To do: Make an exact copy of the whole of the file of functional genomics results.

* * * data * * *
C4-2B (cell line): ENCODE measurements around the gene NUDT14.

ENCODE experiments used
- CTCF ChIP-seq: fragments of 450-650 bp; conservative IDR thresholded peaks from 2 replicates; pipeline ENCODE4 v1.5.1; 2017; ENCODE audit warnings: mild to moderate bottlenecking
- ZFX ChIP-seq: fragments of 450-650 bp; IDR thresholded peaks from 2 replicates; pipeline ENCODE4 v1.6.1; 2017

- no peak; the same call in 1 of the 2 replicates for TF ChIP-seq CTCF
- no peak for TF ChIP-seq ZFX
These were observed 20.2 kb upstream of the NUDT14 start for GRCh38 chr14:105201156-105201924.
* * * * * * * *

C4-2B (cell line): ENCODE measurements around the gene NUDT14.

ENCODE experiments used
- CTCF ChIP-seq: fragments of 450-650 bp; conservative IDR thresholded peaks from 2 replicates; pipeline ENCODE4 v1.5.1; 2017; ENCODE audit warnings: mild to moderate bottlenecking
- ZFX ChIP-seq: fragments of 450-650 bp; IDR thresholded peaks from 2 replicates; pipeline ENCODE4 v1.6.1; 2017

- no peak; the same call in 1 of the 2 replicates for TF ChIP-seq CTCF
- no peak for TF ChIP-seq ZFX
These were observed 20.2 kb upstream of the NUDT14 start for GRCh38 chr14:105201156-105201924.